Disaster Victim Identification (DVI)

Disaster Victim Identification, or DVI, is the method used to identify victims of mass casualty incidents, either man-made or natural.

INTERPOL protocols

A major disaster – such as an earthquake or terrorist attack – may result in the death of nationals from many different countries and damage or destroy a country’s emergency-response infrastructure.

A coordinated international effort can speed up the recovery and identification of victims, enabling families to begin the healing process and societies to rebuild.

Member countries can call on INTERPOL’s DVI services in the aftermath of a disaster:

  • Assistance from the Command and Coordination Centre;
  • An Incident Response Team (IRT) to provide further assistance, such as on-site DVI support or connection to INTERPOL’s databases;
  • Coordination with other international or intergovernmental organizations, such as the International Committee of the Red Cross (ICRC), International Commission on Missing Persons (ICMP) and International Organization for Migration (IOM);
  • Downloadable DVI guide and forms;
  • DVI software.
It is rarely possible to identify a victim of a major disaster by visual recognition; fingerprints, dental records or DNA samples are often required for a conclusive identification.

Setting the standard

INTERPOL’s DVI activities are supported by a Working Group, made up of forensic and police experts who meet twice a year to discuss improvements to DVI procedures and standards.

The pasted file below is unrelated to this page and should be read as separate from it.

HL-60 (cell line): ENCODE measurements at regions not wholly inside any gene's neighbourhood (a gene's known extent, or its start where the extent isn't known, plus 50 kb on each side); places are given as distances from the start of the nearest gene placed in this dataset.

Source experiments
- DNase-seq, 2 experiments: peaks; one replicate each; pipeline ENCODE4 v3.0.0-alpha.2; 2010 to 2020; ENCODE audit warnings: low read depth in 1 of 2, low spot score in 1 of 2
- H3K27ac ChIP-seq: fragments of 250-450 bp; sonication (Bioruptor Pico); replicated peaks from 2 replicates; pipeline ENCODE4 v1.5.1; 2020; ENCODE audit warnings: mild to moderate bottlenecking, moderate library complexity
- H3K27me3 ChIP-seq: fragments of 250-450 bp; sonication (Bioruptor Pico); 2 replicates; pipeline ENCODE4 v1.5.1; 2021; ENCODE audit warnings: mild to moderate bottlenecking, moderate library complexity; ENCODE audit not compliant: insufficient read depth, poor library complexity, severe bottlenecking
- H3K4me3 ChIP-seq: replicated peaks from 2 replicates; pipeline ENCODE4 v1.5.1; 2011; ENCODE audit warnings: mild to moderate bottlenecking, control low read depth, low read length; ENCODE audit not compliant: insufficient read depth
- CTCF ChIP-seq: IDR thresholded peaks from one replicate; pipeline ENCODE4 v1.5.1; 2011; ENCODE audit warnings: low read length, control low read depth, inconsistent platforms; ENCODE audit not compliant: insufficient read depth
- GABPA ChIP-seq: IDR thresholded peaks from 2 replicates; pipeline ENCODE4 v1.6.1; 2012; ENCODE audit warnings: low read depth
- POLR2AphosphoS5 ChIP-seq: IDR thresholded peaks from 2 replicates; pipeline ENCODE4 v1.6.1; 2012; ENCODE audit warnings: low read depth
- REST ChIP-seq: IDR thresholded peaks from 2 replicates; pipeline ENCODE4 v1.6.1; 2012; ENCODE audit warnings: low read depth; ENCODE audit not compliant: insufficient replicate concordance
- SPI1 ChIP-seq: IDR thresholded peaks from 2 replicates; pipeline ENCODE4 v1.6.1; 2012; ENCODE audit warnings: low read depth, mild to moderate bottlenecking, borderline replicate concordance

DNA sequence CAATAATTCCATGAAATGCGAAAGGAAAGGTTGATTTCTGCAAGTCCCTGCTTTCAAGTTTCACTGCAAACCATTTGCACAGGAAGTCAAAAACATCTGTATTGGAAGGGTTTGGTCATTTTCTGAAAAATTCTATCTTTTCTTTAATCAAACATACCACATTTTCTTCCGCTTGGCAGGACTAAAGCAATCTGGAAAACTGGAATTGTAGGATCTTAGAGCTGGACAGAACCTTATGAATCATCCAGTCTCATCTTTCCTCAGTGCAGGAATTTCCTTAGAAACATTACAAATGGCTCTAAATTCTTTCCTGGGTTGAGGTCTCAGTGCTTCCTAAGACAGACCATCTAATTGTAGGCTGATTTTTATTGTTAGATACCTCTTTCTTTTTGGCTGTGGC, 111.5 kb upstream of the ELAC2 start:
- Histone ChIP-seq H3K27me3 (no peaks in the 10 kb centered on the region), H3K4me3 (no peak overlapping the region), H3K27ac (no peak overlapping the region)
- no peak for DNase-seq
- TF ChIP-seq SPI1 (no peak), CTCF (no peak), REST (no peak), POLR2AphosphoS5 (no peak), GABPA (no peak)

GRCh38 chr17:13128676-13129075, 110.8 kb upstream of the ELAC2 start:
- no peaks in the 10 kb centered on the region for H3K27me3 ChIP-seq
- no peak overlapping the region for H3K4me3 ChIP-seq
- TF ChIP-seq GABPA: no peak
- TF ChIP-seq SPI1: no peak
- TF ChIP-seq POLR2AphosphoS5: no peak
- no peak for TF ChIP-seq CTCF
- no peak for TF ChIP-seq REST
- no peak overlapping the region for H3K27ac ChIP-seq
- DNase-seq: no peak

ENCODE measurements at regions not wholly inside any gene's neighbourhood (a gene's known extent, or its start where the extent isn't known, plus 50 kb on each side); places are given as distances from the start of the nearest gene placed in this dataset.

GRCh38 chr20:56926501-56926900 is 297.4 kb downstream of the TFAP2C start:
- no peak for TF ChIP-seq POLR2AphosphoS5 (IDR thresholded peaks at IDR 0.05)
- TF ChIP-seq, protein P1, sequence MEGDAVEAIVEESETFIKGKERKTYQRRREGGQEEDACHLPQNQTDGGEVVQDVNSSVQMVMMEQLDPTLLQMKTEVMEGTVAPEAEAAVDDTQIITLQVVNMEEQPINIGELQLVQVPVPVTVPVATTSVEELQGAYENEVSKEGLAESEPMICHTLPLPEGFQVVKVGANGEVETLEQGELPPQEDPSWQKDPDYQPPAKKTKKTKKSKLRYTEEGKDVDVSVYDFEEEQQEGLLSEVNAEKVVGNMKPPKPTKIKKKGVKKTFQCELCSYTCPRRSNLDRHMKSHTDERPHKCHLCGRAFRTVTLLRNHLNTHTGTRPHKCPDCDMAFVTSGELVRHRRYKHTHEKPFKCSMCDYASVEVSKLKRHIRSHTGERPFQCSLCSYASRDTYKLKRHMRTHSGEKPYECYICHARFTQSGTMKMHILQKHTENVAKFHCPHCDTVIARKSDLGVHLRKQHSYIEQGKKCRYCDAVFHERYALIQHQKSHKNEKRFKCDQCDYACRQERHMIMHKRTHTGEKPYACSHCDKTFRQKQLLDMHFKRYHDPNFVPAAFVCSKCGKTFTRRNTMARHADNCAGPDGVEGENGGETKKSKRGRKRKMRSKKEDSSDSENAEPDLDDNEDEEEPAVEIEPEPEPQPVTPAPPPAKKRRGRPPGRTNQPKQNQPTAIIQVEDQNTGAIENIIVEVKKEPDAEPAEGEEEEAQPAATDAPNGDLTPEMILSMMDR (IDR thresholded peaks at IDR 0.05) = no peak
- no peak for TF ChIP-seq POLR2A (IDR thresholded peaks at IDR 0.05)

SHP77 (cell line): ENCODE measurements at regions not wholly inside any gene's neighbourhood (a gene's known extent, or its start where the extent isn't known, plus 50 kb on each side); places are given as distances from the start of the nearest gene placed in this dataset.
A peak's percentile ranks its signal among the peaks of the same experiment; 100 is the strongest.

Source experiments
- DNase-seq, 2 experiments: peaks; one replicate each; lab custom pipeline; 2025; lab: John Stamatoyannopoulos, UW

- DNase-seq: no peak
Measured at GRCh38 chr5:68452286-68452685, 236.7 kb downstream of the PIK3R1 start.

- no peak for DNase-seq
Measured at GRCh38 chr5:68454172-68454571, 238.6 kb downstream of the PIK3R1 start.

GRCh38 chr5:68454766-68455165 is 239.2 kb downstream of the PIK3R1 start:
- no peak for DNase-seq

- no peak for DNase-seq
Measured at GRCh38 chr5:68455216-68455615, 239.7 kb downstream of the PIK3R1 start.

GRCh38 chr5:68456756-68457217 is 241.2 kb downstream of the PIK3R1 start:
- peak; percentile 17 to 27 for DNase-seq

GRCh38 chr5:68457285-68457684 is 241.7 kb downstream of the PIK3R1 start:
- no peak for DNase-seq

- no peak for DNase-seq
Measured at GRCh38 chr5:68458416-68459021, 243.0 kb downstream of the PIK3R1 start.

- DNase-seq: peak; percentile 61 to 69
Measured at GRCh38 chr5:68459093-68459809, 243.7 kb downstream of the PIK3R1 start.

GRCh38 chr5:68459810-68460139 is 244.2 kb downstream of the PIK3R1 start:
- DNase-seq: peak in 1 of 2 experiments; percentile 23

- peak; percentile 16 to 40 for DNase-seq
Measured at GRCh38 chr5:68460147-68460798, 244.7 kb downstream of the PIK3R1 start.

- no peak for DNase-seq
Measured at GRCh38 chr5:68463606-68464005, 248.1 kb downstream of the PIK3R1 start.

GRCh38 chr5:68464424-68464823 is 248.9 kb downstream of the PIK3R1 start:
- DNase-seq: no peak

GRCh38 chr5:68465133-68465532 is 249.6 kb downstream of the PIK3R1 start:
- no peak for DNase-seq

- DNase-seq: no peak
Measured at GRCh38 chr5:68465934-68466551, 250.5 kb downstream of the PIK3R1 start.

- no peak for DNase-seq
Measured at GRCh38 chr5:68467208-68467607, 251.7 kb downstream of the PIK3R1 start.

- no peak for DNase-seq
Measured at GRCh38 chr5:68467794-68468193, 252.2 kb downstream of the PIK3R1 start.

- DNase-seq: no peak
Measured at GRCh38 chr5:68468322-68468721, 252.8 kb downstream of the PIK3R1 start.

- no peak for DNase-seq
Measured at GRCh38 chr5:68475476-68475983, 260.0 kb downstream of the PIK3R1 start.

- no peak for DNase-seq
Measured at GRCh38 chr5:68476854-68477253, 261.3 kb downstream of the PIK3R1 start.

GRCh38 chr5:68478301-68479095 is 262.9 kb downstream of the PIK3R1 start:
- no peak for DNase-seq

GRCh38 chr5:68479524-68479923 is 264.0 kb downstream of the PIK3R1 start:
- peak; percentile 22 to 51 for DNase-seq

The Working Group publishes the Guide to Disaster Victim Identification which is the unique globally accepted standard for DVI protocols. First produced in 1984, it is updated every five years; and was most recently published in 2023.  

Policies, guidelines and training programmes have been produced in the following areas:

  • Victim care and family support;
  • Occupational care for DVI teams;
  • Compliance with international standards and forensic quality assurance controls;
  • Information-sharing and exchange;
  • Operational assistance to countries which lack DVI capacity.

Open and closed disasters

DVI teams are deployed in so-called open and closed disasters.

Open Disasters: These are disasters that no one knows how many people have died. These often concern natural disasters such as earthquakes, floods, wildfires, but also certain (large) terrorist attacks.

Closed disasters: These are disasters where it is very likely that the number of casualties will be immediately established. Often these are disasters where a prior registration of the persons concerned has already taken place, such as aircraft accidents (passenger list).

Combination open and closed disasters: These are disasters where a combination of the above mentioned disasters occurs. One example of this is an airplane crashing into a residential area.

Four phases to identification

Phase 1 – Scene examination: Depending on the incident, and where it happened, it can take days or even weeks for all the victims and their property to be recovered.